Bennett’s is astoundingly good here as the sullen and grizzled Jack. A character who on first glance could very easily be seen as quite one note, thanks to Dillion’s writing however Bennett is able to capture the complex nature of Jack and make him a fully three dimensional character who we can cling onto. Whether it be when he is firing off sharp lines towards Bailey or being quietly pleased when she starts to pull her own weight around the cabin, especially so in a wonderful little scene on the lake as he teaches her how to fish. We see the full scope of his character.
Yet for all of the thick skin and tough demeanour he tries to present around Bailey, we sense something else about him. There is a warmth and heartbreak about his character that just never shirks away from your mind and while clues are littered throughout as to the reasoning behind that, Bennett capably gives us a character to feel towards.
On the other side of this we have Kitty Mahoney’s Bailey who comes into the film with an almighty thump. Where Jack is quiet in his contemplation, she is a ball of energy throughout Peaks and Valleys as she tries to navigate what exactly has happened to her and the troubles she has living in such sparse conditions with, what has to be said a rather unwelcome companion. Mahoney, gives her all in her performance here as her character starts the film in as vulnerable way as imaginable, to slowly grow and become a strong person who challenges.
What makes these characters work so well is that at times Jack comes across as a man that time forgot, as if he should be in a Western across from John Wayne or John Wayne himself with the way some lines are delivered, equally, despite being a victim to a horrendous attack, we become agitated by the actions of Bailey to her rescuer, this is certainly the case when it plainly obvious that he isn’t going to attack her, though she has just gone through one hell of an experience, so that maybe can be excused. But as said, they both evolve as the film goes on and importantly, they evolve naturally, you buy into these arcs with the greatest of eases.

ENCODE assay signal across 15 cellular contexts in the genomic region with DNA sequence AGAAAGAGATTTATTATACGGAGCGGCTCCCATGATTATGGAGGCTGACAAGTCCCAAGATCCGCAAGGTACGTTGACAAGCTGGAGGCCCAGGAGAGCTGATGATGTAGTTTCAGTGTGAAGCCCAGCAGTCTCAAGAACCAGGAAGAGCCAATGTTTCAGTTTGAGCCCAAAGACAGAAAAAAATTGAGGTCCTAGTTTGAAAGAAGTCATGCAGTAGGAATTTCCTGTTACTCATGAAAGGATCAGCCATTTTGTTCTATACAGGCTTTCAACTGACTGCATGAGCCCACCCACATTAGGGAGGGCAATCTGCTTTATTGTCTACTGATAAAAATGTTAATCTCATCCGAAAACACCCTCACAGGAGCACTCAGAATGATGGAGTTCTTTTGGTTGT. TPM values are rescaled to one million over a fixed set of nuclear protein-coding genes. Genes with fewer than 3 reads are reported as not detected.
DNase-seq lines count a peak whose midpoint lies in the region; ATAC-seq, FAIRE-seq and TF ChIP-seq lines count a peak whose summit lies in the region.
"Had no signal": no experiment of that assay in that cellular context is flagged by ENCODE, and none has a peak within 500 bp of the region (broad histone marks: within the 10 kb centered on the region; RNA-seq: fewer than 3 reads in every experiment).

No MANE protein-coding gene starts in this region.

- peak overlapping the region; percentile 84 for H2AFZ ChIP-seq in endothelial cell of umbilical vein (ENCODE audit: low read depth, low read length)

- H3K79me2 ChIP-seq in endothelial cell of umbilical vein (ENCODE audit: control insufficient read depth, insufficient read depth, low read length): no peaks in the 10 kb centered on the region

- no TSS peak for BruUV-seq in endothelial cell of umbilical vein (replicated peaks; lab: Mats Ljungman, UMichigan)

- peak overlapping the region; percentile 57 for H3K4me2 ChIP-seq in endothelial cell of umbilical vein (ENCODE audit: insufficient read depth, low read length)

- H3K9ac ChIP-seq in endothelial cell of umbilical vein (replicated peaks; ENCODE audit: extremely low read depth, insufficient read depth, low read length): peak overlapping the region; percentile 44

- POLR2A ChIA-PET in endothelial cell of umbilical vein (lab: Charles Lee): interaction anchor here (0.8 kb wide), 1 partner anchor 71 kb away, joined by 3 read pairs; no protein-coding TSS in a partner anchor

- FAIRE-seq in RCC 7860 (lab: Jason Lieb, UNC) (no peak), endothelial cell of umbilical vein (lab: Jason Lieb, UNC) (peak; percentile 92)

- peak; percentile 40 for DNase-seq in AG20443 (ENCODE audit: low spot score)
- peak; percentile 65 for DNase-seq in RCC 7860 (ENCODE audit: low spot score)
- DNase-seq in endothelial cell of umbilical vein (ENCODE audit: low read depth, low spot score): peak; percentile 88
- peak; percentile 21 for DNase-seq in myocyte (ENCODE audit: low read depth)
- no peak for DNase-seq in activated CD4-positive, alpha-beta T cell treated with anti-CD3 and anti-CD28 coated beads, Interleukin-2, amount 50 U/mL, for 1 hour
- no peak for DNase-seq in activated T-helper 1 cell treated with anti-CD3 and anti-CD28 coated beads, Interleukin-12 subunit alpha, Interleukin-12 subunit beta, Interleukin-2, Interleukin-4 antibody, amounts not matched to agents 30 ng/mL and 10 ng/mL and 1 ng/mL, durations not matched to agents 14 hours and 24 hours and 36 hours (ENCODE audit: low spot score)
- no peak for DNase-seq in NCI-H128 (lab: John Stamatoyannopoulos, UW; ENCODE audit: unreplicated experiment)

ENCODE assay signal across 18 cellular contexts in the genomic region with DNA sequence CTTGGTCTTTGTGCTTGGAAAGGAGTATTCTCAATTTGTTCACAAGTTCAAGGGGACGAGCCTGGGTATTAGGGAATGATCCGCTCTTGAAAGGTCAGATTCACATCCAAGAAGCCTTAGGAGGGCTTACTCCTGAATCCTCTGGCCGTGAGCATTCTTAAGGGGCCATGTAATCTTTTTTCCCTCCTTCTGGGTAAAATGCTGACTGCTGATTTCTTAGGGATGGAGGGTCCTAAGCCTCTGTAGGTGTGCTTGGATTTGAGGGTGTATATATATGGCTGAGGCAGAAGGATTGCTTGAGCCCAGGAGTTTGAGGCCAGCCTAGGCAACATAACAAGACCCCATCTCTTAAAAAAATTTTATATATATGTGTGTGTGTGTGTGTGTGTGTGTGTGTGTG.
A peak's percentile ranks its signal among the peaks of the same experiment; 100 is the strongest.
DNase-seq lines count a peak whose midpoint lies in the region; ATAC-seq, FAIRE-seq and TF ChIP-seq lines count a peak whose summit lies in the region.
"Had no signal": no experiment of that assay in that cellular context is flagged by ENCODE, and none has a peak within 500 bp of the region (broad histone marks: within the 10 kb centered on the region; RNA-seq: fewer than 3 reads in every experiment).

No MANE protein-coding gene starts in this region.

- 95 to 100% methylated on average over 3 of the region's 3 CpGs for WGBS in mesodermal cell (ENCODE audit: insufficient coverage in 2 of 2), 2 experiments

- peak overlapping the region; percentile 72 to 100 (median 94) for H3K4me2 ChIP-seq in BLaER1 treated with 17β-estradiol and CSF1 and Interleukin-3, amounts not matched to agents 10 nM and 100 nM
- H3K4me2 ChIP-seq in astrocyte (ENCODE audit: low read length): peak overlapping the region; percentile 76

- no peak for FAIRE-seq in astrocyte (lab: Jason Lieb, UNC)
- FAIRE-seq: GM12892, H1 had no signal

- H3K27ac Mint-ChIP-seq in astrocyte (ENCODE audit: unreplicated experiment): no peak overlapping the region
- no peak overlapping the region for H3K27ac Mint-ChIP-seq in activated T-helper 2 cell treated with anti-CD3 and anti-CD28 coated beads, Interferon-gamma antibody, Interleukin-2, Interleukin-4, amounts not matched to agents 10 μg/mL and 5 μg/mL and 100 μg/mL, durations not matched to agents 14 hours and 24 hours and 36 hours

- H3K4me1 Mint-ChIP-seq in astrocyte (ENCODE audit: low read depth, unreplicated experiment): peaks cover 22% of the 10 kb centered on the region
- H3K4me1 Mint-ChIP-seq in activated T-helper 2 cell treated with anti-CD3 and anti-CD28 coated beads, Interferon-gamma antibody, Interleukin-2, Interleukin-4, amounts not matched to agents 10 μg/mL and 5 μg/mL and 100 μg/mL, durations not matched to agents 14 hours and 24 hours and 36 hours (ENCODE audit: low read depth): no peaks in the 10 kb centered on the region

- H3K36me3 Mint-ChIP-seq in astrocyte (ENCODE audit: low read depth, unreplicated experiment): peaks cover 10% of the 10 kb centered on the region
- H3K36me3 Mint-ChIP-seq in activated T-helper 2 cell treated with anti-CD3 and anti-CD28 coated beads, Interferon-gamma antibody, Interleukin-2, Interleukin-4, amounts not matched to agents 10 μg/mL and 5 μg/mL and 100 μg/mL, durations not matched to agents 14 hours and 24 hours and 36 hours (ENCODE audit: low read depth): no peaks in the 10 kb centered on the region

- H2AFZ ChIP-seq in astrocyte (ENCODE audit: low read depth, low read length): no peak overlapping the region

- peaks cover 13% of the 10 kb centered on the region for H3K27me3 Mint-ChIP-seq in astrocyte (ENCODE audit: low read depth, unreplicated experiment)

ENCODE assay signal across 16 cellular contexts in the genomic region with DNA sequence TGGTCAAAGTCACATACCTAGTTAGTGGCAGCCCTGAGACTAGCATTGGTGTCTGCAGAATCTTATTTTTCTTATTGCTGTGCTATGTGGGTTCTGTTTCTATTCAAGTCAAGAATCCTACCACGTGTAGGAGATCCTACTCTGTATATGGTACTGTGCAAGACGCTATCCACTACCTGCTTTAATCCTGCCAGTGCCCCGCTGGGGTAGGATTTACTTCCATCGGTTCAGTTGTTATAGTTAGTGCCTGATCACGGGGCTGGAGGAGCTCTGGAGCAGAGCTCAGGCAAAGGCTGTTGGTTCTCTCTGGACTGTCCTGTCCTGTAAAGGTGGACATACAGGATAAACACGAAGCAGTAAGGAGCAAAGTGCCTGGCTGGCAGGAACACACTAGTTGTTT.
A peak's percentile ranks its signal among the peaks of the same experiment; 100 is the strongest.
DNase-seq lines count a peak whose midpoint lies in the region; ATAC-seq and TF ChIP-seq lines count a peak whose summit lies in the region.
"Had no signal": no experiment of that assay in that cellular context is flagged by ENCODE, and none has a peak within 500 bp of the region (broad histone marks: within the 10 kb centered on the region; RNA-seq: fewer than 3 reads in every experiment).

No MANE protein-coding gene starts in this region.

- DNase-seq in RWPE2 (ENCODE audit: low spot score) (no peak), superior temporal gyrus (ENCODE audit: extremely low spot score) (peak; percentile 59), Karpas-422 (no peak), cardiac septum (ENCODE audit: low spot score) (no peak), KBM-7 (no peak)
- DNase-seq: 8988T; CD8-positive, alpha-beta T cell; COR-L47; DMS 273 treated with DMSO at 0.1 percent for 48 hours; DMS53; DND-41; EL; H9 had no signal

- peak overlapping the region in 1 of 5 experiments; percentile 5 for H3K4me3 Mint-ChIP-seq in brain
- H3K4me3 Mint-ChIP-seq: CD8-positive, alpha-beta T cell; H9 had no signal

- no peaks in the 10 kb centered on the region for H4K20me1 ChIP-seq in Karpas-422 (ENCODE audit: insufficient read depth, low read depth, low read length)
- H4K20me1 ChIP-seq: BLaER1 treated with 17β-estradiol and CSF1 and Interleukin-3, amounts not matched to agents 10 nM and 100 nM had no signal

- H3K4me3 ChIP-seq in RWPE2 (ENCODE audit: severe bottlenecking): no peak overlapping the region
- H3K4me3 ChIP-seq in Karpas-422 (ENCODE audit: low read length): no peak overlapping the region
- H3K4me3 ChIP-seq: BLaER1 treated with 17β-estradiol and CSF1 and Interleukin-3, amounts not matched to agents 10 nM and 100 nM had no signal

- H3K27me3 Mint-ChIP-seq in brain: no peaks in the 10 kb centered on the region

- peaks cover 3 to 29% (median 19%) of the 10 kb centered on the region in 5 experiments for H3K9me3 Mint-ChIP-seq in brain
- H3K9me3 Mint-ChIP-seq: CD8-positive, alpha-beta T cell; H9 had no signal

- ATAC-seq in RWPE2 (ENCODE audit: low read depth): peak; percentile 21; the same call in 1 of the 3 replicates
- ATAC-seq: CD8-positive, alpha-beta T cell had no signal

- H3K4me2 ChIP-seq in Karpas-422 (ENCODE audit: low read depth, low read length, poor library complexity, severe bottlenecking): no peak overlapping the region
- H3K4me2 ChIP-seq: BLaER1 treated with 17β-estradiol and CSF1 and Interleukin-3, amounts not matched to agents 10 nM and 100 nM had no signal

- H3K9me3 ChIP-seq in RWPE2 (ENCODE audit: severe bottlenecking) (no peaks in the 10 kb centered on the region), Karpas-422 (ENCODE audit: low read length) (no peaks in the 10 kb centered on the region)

As the film works its way towards the final act, you are never quite sure what way it will end, yet what does happen is a wonderfully executed and captivating finale, that brings the strengths of both actors and their characters to the fore. It is always a difficult task to take on a well worn premise and to breathe new life into it, but Burns and Dillion have been able to do so here. Their characters stay with you, as well as the gorgeous Alaskan wilderness.
Peaks and Valleys is as captivating as a film as you will see this year, paced to perfection coupled with some wondrous shots of the wilds of Alaska, this is a film that takes you away with ease.